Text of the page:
Rainwater tanks can reduce urban runoff and take a significant load off mains water demands in metropolitan areas, if they are installed and maintained correctly, and used to their fullest potential.
Rainwater tanks could boost urban water supplies
With steady population growth in Australian cities, water demand is on the rise despite a drop in per-capita water use. Because water supplies from dams are highly susceptible to drought and climatic changes, urban rainwater tanks have the potential to complement existing supplies and help meet the changing water needs of our growing population.
The number of rainwater tanks installed in Australian households has significantly increased over the past decade, to a large extent in response to the Millennium Drought. In the six years before 2013, the number of capital city dwellings with rainwater tanks increased from 15 per cent to 28 per cent.
While the numbers are much lower outside capital cities, in 2013 a total of 8.9 million Australian houses (34 per cent) had rainwater tanks attached. Many have been built in response to financial incentives such as rebates, but also from changes to residential building codes that effectively made rainwater tanks compulsory in new dwellings.
Rainwater tanks are usually on private property and therefore, despite their widespread use, it is to some extent unclear how rainwater tanks are being used, what contribution they are making to Australia's urban water supply, and how this contribution could be safer and more effective.
The Australian community needs support to be able to better manage this infrastructure and CSIRO have attempted to provide some guidance and answers.
A survey of water tank use
To answer these questions, CSIRO and the Smart Water Fund combined resources to conduct a study that involved onsite inspections and qualitative householder surveys relating to 417 rainwater tank systems across the Melbourne Metropolitan region. They also measured tank water use in 21 households. This was done to estimate the water savings that can be attributed to water tank use.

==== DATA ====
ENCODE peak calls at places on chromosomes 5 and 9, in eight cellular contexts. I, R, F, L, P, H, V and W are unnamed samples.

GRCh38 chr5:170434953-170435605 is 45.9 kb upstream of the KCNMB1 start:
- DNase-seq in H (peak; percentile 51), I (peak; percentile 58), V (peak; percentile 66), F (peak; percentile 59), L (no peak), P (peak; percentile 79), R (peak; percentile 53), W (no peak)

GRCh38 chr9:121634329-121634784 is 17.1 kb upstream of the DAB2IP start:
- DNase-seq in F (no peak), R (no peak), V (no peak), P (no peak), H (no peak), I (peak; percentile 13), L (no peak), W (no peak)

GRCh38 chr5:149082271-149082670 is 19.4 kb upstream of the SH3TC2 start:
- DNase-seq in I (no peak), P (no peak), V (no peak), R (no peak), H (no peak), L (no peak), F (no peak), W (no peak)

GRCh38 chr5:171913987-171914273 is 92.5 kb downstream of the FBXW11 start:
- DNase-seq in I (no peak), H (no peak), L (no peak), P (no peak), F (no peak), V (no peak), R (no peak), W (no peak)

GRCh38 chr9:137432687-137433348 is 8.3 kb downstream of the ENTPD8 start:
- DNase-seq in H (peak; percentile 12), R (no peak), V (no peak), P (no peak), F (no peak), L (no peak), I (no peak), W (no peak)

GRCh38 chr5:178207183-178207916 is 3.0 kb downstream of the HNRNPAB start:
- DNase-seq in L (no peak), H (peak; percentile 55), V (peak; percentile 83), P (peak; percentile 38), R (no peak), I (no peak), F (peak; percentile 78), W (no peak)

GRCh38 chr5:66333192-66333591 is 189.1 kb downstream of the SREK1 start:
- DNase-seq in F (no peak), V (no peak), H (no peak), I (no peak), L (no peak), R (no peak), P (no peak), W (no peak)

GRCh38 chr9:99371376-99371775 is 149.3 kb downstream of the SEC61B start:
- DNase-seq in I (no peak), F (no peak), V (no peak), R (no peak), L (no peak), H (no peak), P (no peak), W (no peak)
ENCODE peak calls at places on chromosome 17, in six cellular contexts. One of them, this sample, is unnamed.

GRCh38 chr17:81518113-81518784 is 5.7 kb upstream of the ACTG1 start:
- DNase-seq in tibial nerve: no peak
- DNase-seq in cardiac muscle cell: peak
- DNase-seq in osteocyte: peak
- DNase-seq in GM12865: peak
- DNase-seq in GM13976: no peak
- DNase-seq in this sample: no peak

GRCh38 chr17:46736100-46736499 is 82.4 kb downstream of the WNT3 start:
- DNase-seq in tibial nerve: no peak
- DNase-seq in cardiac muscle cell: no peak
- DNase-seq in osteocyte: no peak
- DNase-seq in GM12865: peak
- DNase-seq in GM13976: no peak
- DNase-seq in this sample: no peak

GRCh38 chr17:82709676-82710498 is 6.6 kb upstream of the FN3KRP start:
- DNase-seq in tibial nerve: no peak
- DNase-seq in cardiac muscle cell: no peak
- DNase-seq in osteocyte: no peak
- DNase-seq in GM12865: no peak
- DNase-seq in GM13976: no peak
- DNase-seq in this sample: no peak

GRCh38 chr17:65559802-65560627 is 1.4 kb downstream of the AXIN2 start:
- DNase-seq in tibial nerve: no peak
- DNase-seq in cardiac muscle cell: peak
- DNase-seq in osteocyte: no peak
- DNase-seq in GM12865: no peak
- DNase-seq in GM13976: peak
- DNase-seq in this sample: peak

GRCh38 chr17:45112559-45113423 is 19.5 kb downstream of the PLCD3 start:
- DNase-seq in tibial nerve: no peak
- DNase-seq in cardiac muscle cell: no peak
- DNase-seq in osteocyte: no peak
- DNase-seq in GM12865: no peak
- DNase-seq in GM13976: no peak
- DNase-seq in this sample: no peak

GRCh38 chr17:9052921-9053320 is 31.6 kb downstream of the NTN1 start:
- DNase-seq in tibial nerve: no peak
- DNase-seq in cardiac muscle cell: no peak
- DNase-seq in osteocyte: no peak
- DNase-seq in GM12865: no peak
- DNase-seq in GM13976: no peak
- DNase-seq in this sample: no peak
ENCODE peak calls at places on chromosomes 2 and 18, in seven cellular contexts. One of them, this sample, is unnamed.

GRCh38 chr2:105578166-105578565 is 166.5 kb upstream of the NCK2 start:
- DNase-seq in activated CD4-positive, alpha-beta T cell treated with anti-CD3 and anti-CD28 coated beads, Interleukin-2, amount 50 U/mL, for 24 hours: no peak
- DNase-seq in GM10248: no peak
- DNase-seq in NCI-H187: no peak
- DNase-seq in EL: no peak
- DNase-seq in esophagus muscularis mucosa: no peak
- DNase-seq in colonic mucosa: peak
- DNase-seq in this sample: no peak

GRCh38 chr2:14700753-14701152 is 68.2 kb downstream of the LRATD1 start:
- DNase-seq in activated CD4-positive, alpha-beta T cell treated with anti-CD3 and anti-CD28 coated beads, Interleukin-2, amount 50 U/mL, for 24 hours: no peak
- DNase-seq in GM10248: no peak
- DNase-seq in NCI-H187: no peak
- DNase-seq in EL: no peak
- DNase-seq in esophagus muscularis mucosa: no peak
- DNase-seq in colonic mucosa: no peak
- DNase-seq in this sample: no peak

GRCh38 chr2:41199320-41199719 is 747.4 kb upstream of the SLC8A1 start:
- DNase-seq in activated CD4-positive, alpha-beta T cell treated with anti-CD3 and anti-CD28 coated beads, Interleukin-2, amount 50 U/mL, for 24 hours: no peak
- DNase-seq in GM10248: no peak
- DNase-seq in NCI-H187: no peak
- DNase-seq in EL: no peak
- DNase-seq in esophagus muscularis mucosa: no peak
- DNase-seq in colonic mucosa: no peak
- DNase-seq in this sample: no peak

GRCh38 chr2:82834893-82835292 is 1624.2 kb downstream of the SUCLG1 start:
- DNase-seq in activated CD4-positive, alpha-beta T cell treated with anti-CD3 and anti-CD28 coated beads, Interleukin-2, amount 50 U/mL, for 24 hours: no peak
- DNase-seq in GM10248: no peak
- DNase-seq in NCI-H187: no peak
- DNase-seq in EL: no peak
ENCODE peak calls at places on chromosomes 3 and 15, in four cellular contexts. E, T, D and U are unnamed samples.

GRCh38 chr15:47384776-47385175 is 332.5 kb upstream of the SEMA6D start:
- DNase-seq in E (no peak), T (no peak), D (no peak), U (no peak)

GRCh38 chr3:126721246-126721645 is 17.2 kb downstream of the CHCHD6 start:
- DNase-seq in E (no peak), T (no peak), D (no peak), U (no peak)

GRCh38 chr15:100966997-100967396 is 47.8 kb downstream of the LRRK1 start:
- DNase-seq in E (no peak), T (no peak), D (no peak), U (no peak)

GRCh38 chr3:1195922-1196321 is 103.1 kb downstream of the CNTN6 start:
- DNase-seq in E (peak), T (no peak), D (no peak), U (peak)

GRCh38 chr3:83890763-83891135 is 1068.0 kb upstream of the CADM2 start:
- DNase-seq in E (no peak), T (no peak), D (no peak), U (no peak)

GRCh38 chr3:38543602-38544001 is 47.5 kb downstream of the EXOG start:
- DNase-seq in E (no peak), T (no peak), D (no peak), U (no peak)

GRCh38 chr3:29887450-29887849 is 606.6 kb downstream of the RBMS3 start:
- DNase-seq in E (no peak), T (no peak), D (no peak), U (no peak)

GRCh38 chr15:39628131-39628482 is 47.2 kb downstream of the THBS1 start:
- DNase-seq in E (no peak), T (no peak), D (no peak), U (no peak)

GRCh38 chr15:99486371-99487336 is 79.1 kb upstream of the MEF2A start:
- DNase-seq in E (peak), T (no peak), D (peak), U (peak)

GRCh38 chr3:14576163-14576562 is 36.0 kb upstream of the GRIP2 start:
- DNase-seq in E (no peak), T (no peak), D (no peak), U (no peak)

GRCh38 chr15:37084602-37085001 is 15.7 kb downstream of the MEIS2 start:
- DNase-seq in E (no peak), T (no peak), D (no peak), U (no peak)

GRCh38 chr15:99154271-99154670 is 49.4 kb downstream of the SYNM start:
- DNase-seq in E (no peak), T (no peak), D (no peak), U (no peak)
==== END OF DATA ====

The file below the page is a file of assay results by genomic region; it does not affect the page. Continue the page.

Tank benefits reduced by poor installation
The results from the metering study showed that on average, households that used rainwater for indoor purposes, such as toilet flushing and washing clothes, used 31 kilolitres (31,000 litres) per year. When rainwater was only used outdoors, households used an average of 11 kilolitres a year, but households that used rainwater both indoors and outdoors used an average of 42 kilolitres per year.
These numbers are consistent with results in other similar studies. In total, only 29 per cent of households used rainwater for indoor purposes, but 14 per cent used it for hot water, and nine per cent for drinking water.
The study also found that many rainwater tanks were incorrectly installed, not functioning efficiently, or in some cases, not functioning at all. Nearly one in ten tanks had faulty automatic switches, which meant the system only ever drew from mains water rather than the tank. Five per cent of tanks had pumps that weren't working properly, because of uneven foundations; 13 per cent of tanks were leaning against walls, fences and/or other structures. This situation can eventually lead to the structural problems or even catastrophic collapse.
One-quarter of all tanks surveyed did not have properly fitted mosquito mesh, and 12 per cent had mosquito larvae in the water or mosquitos in the tank itself. Rainwater tanks can be a breeding ground for mosquitos, which can then contribute to the spread of mosquito-borne diseases.
Despite this, there is significant goodwill in the community and 96 per cent of rainwater tank owners saw benefits from having a rainwater tank installed; chief among them being the ability to water during restrictions, a reduction in water consumption, and the benefits to the environment.
The study highlighted a number of areas for improvement to increase the use and effectiveness of rainwater tanks in Melbourne; for one, the development and promotion of educational materials for rainwater harvesting distributed to tank owners.
The issue of failing automatic switches could be addressed by working with manufacturers to understand why the switches fail and investigate alternatives or set up warning systems. Similar, the issue of poor foundations could be resolved with professional training, regulations, accreditation and/or inspections.
Rainwater tank owners could also benefit from more support and education on maintenance but research needs to be done to determine what strategies will provide the greatest impact.
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